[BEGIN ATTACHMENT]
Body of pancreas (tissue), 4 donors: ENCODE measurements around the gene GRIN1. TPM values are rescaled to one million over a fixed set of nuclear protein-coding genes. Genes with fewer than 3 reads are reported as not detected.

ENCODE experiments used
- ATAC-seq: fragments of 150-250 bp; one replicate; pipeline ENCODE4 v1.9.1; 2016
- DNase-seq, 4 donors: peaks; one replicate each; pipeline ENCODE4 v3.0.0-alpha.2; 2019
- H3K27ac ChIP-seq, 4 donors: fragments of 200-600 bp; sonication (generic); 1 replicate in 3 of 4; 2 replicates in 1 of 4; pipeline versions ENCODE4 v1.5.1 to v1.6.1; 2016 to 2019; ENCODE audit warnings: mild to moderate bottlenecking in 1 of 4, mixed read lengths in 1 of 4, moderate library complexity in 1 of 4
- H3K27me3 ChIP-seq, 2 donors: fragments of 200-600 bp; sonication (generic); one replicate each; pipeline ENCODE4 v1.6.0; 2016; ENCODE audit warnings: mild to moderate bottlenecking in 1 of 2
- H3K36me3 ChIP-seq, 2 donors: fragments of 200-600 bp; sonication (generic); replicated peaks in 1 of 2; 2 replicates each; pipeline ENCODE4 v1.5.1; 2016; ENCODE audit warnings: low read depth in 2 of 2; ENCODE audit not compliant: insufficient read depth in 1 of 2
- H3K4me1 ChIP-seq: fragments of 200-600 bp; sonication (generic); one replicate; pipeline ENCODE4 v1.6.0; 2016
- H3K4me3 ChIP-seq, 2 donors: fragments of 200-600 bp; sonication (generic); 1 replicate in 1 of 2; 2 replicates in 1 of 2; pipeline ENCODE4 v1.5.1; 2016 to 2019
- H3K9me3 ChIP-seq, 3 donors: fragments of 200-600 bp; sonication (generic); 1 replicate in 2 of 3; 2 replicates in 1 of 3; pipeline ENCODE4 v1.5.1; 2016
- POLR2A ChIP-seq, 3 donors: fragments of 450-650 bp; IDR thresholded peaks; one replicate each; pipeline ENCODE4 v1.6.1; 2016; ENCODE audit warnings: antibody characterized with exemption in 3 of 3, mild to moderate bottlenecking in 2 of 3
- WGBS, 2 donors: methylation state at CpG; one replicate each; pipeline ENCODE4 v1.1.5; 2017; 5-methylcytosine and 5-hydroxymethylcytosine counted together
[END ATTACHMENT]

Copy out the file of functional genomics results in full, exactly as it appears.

Body of pancreas (tissue), 4 donors: ENCODE measurements around the gene GRIN1. TPM values are rescaled to one million over a fixed set of nuclear protein-coding genes. Genes with fewer than 3 reads are reported as not detected.

ENCODE experiments used
- ATAC-seq: fragments of 150-250 bp; one replicate; pipeline ENCODE4 v1.9.1; 2016
- DNase-seq, 4 donors: peaks; one replicate each; pipeline ENCODE4 v3.0.0-alpha.2; 2019
- H3K27ac ChIP-seq, 4 donors: fragments of 200-600 bp; sonication (generic); 1 replicate in 3 of 4; 2 replicates in 1 of 4; pipeline versions ENCODE4 v1.5.1 to v1.6.1; 2016 to 2019; ENCODE audit warnings: mild to moderate bottlenecking in 1 of 4, mixed read lengths in 1 of 4, moderate library complexity in 1 of 4
- H3K27me3 ChIP-seq, 2 donors: fragments of 200-600 bp; sonication (generic); one replicate each; pipeline ENCODE4 v1.6.0; 2016; ENCODE audit warnings: mild to moderate bottlenecking in 1 of 2
- H3K36me3 ChIP-seq, 2 donors: fragments of 200-600 bp; sonication (generic); replicated peaks in 1 of 2; 2 replicates each; pipeline ENCODE4 v1.5.1; 2016; ENCODE audit warnings: low read depth in 2 of 2; ENCODE audit not compliant: insufficient read depth in 1 of 2
- H3K4me1 ChIP-seq: fragments of 200-600 bp; sonication (generic); one replicate; pipeline ENCODE4 v1.6.0; 2016
- H3K4me3 ChIP-seq, 2 donors: fragments of 200-600 bp; sonication (generic); 1 replicate in 1 of 2; 2 replicates in 1 of 2; pipeline ENCODE4 v1.5.1; 2016 to 2019
- H3K9me3 ChIP-seq, 3 donors: fragments of 200-600 bp; sonication (generic); 1 replicate in 2 of 3; 2 replicates in 1 of 3; pipeline ENCODE4 v1.5.1; 2016
- POLR2A ChIP-seq, 3 donors: fragments of 450-650 bp; IDR thresholded peaks; one replicate each; pipeline ENCODE4 v1.6.1; 2016; ENCODE audit warnings: antibody characterized with exemption in 3 of 3, mild to moderate bottlenecking in 2 of 3
- WGBS, 2 donors: methylation state at CpG; one replicate each; pipeline ENCODE4 v1.1.5; 2017; 5-methylcytosine and 5-hydroxymethylcytosine counted together